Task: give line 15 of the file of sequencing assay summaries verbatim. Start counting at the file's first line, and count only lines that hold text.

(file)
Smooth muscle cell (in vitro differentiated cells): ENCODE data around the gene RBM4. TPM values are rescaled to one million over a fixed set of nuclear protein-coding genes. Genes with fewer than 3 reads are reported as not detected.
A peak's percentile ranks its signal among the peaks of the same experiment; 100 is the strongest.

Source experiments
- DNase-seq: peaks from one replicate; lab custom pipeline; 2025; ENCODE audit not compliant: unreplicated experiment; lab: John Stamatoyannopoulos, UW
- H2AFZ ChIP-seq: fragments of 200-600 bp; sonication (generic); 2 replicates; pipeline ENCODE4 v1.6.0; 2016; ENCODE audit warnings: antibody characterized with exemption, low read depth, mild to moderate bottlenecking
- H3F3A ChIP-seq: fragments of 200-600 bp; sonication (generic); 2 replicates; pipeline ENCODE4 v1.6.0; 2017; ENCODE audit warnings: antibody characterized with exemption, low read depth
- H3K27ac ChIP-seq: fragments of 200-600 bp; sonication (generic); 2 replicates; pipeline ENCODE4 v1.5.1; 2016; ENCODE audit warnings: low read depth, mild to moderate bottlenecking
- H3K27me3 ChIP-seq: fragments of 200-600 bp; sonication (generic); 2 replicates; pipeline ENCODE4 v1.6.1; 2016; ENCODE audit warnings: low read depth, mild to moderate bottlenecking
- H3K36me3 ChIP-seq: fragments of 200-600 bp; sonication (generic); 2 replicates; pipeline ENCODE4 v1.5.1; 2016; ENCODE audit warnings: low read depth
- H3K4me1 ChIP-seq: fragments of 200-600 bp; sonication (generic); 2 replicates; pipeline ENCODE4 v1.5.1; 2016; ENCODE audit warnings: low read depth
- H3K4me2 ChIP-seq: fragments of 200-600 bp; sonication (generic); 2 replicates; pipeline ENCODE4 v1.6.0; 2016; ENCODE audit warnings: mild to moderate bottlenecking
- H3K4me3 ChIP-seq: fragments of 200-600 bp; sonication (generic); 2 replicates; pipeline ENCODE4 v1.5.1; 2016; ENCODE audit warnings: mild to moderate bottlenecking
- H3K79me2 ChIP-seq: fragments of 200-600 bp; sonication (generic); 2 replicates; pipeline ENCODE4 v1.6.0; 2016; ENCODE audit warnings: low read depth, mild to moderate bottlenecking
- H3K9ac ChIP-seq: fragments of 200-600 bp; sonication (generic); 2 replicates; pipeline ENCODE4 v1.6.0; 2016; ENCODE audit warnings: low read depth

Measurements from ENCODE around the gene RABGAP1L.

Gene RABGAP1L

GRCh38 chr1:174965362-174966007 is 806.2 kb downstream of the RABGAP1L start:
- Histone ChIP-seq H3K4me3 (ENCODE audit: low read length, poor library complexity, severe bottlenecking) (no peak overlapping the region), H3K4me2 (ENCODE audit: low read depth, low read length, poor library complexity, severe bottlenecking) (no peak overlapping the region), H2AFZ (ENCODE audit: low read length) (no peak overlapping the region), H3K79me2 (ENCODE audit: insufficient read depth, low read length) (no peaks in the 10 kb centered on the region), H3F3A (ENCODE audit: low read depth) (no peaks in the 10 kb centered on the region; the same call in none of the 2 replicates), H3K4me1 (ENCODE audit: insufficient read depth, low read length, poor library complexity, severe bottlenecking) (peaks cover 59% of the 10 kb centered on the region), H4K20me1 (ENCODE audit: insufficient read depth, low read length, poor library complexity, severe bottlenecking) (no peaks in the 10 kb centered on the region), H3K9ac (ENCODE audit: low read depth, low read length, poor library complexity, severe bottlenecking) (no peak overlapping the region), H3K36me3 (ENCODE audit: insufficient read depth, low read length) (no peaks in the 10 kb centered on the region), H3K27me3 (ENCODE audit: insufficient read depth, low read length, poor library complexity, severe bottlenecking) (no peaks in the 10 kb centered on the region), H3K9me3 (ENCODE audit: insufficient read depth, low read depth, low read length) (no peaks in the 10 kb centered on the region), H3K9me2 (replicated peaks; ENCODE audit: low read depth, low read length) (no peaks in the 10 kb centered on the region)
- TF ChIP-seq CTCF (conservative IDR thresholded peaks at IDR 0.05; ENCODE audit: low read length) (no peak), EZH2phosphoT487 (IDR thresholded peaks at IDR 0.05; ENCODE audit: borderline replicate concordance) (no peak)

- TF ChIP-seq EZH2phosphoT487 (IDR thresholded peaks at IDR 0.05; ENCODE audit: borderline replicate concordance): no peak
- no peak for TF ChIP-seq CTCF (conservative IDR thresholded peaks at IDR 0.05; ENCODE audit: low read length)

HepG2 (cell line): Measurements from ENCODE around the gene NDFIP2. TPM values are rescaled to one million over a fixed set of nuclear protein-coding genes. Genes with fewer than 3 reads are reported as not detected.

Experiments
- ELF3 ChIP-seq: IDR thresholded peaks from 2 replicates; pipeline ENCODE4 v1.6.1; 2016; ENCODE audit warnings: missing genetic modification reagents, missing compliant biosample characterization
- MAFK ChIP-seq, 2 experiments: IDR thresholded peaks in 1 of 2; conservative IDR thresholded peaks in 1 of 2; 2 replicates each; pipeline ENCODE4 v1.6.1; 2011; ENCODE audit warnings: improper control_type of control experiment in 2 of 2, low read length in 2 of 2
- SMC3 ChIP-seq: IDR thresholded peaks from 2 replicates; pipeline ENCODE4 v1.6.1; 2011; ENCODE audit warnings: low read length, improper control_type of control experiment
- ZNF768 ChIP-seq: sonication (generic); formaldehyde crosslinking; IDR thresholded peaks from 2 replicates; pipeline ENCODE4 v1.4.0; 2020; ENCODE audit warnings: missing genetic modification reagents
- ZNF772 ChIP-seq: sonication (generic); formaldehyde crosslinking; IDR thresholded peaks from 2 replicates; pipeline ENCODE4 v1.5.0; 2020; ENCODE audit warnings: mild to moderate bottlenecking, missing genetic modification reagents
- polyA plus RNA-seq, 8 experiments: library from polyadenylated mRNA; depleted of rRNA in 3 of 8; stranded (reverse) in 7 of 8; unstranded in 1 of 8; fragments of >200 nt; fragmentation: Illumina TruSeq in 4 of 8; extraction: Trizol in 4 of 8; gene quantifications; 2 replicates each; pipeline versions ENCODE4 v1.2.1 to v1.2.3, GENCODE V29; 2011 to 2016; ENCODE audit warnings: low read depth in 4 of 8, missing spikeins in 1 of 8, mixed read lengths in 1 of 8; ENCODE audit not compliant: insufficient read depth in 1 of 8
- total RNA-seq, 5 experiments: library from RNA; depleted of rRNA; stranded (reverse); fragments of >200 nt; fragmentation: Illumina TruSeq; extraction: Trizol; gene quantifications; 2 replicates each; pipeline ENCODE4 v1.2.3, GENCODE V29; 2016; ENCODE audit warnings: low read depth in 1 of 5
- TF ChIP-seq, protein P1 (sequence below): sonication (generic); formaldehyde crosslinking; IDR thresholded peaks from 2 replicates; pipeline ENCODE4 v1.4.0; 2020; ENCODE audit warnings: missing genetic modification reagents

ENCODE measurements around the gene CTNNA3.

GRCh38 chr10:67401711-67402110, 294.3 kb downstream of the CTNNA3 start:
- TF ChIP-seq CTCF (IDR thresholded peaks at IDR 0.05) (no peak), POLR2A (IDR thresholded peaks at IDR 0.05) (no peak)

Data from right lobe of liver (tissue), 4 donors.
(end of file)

Measurements from ENCODE around the gene RABGAP1L.